Sigh. Try ESA's "Venus Express" mission. Try the Huygens probe which went to Saturn (joint NASA/ESA mission). It's easy to find others. Doesn't sound like ZERO to me.

    Kent (140) "Americanism is a mental disorder."

    What can I say?

  • rate this

    Comment number 187.

    The UK has spent 18 billion quid on a war in Afghanistan and all we've got is hundreds of dead troops and an Afghanistan in ruins with the world's highest infant mortality rate and it is not over by a long way. For 1/20th of that the UK could be launching its own science packages and preparing the way for long term commercial development of space. It is like politicians want the UK to fail.

  • rate this

    Comment number 186.

    To all of you complaining of the cost ...$1.6 billion is about what Bono is reported to have made from the Facebook float .... Mr Zuckerberg made over $100bn. That's the perspective.

  • rate this

    Comment number 185.

    Cranial Vacancy (114)
    "SpaceX was founded by Elon Musk ... South African"

    Kent (155)
    "Typical European jealousy. You can't give credit where its due."

    Can you read? I said South Africa and you replied by ranting about Europeans.

    South Africa is not in Europe. What have you been smoking?

  • rate this

    Comment number 184.


    No Alien is going to wipe us out if they haven't mastered space flight!

  • Comment number 183.

    This comment was removed because the moderators found it broke the house rules. Explain.

  • rate this

    Comment number 182.

    JvR (158)
    "....and berth it to the 400km-high structure." Never realised it was this big.

    Er... that's slightly awkward and unclear use of language by Jonathan Amos. What he MEANT was that the space station's orbit is 400 km above the earth.

  • Comment number 181.

    This comment was removed because the moderators found it broke the house rules. Explain.

  • rate this

    Comment number 180.


  • rate this

    Comment number 179.

    Jolly good, well done SpaceX and the good ole U S of A. Now what happens? Wealthy individuals creating their own outer space getaways where they can sit miles above the environmental and economic disasters they have presided over thus far? Or maybe a genuine step forward for the whole planet and the human race. Only time will tell.

  • rate this

    Comment number 178.

    'The Realist' is quite right, there are commercial rocket launches from Europe and have been for a while.

    However, to give the SpaceX team their due, this appears to be the first time a rocket system has been entirely developed from scratch on the back of a commercial enterprise.

    I believe the existing companies are using rocket systems bought from government funded space agencies.

  • rate this

    Comment number 177.

    @Kent, we have not seen a single crew member launched by Space-X. So what exactly is the special occassion here?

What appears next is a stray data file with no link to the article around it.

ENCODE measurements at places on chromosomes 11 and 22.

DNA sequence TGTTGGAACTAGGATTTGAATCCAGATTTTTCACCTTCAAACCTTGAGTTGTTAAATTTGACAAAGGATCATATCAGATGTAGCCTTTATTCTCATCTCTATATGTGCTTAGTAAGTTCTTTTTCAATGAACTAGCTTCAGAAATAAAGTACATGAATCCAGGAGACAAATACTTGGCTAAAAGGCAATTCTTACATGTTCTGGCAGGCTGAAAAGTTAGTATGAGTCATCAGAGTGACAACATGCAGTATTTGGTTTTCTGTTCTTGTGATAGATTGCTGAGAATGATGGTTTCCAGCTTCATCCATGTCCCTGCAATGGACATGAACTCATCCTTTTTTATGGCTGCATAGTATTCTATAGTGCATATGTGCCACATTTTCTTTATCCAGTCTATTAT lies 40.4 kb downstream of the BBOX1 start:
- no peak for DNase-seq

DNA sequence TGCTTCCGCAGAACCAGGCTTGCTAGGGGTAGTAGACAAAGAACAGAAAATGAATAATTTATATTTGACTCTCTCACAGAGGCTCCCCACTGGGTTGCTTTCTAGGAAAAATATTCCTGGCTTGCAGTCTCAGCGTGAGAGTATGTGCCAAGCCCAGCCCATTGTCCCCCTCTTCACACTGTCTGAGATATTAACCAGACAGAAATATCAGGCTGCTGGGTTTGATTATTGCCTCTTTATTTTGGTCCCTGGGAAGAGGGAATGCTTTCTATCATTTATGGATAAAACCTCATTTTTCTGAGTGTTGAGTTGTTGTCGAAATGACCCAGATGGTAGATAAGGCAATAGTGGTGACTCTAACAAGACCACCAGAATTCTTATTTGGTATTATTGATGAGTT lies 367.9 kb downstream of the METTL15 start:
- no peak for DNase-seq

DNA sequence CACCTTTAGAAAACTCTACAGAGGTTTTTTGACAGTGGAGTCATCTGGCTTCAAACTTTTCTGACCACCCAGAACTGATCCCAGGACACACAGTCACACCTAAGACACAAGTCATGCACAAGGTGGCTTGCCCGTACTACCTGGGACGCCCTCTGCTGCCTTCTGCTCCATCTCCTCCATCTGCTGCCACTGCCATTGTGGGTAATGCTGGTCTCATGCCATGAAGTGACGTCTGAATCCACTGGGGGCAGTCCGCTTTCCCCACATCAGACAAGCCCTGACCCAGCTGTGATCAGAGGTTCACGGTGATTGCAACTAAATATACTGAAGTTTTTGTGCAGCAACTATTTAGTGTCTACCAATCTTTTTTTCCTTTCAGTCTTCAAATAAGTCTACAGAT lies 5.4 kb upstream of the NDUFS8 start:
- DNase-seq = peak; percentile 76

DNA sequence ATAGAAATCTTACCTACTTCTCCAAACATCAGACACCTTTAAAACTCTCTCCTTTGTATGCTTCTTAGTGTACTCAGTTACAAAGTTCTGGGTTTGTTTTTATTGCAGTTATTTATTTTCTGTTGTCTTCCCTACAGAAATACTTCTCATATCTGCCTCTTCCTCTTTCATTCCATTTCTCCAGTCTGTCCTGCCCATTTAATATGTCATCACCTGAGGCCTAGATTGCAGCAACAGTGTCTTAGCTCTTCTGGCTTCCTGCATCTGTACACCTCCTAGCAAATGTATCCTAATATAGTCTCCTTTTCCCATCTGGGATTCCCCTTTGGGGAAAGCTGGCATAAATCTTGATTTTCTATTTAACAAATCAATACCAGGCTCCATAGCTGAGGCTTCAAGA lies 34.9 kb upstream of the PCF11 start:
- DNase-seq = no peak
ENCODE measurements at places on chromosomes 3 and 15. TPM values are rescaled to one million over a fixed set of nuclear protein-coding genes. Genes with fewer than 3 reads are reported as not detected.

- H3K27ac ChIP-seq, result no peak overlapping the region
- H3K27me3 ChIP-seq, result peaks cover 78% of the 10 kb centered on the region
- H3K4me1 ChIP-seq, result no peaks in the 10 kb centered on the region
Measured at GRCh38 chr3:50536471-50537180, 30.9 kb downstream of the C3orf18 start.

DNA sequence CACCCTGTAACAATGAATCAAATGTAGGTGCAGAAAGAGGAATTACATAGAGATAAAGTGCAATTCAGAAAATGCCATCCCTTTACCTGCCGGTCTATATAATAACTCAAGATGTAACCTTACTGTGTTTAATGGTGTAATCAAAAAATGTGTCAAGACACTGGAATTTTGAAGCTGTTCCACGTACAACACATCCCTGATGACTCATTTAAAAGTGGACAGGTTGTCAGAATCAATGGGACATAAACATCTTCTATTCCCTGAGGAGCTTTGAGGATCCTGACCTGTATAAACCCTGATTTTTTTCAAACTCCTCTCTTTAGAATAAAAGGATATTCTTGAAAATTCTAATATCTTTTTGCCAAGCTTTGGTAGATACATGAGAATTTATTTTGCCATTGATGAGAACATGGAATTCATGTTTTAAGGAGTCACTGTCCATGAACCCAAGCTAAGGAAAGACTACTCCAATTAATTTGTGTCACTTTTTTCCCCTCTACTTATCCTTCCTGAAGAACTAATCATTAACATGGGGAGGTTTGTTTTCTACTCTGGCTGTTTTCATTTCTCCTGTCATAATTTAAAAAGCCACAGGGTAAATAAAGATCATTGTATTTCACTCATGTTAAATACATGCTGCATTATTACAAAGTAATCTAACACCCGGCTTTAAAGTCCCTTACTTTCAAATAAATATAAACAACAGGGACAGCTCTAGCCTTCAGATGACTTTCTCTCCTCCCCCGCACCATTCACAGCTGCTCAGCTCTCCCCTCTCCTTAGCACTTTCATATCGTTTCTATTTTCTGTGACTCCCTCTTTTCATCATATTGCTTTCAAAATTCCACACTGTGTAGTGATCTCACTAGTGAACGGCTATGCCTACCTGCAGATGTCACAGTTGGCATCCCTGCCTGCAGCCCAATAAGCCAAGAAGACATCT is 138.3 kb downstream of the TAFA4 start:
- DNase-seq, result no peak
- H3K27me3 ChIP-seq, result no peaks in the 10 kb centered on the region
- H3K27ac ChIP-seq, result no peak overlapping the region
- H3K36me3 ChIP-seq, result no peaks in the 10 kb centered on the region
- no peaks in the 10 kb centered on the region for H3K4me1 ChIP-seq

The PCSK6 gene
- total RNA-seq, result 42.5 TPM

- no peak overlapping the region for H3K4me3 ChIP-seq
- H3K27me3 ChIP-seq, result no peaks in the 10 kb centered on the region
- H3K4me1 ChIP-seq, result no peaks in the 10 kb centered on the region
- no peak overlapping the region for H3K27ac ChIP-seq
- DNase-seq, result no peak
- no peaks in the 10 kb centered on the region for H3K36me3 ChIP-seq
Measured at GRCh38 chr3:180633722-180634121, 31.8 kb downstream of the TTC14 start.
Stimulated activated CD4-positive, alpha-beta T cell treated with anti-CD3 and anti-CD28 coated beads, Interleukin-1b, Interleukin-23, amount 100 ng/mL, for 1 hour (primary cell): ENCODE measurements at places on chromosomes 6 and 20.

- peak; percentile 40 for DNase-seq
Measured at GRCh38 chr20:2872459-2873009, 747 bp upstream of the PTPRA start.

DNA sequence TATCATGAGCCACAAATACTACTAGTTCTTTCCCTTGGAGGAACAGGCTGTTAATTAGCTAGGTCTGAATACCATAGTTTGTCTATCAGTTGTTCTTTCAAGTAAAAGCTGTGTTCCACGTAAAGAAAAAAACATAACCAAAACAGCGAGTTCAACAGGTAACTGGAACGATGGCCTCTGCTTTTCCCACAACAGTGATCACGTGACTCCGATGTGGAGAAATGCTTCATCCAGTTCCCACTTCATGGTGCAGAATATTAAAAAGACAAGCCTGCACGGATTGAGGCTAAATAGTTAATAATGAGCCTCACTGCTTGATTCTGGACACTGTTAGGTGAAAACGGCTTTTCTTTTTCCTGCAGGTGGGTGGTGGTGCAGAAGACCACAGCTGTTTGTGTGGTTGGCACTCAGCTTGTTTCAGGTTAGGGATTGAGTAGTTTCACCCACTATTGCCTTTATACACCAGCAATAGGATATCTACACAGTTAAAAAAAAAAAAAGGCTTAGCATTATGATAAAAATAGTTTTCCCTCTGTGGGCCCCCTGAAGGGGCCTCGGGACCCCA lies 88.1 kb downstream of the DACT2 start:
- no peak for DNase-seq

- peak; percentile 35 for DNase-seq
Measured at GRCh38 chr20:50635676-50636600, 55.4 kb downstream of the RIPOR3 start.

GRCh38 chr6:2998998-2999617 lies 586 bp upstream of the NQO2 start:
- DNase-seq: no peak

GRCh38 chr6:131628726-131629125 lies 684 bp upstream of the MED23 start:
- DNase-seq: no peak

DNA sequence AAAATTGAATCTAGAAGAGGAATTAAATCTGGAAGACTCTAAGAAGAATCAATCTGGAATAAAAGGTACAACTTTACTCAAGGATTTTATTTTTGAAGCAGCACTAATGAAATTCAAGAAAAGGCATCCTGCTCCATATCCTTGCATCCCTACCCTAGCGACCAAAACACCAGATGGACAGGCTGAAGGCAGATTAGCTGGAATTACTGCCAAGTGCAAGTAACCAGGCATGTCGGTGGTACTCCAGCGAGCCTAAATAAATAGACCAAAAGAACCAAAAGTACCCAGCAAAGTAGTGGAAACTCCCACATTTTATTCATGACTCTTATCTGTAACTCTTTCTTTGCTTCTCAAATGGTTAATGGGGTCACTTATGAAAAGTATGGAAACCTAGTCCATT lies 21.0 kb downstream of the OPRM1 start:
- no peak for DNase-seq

• rate this

    Comment number 176.

    Kent (149)

    "" Jonathan Amos ... loves trumping up "UK" or "European" space accomplishments but never gives credit to "US" or "America". ""

    FYI: "Trumping up" means faking or falsifying.
    You mean "Trumpeting" which means proudly announcing.

    TO THE POINT: Jonathan Amos knows we're not completely stupid, so that when we see "California" we also think of America. Doh! Doh! Doh!

  • rate this

    Comment number 175.

    162. The Realist

    Sorry but you're wrong. Boeing and Lockheed Martin, two American companies, have been building rockets and launching private payloads for decades.

    What makes SpaceX special is that it is the first private company to launch its own crew-capable spacecraft (Dragon) to the ISS. No European company has done this.

  • rate this

    Comment number 174.

    @164. Kent
    "The US has put humans in orbit. Europe has not, not once."
    That's not fair either, Europe has plenty of Astronauts and many sent up in Russian vehicles (Europe/Asia)

    The huygens lander that went to Titan was European, plus we have Envisat which is the largest and most advanced environmental satellite

    NASA gets more funding so do the bigger projects, but ESA does amazing stuff too.

  • rate this

    Comment number 173.

    The achievements made by NASA and other government space agencies around the world have come to fruition. While I think it's great that private companies are joining the space race we shouldn't forget that it took many years of hard work by publicly-funded organizations to get to this point. Many scientific advances have come from space research and this effort will continue to benefit humanity.

  • rate this

    Comment number 172.

    #161 Chris

    Don't know why you find it so funny.

  • rate this

    Comment number 171.

    Great News.

    Now Man-Rate it and America is back where Russia was 40 years ago in the capability of getting man and cargo to LEO.

    PS. China welcomes you to her Moon.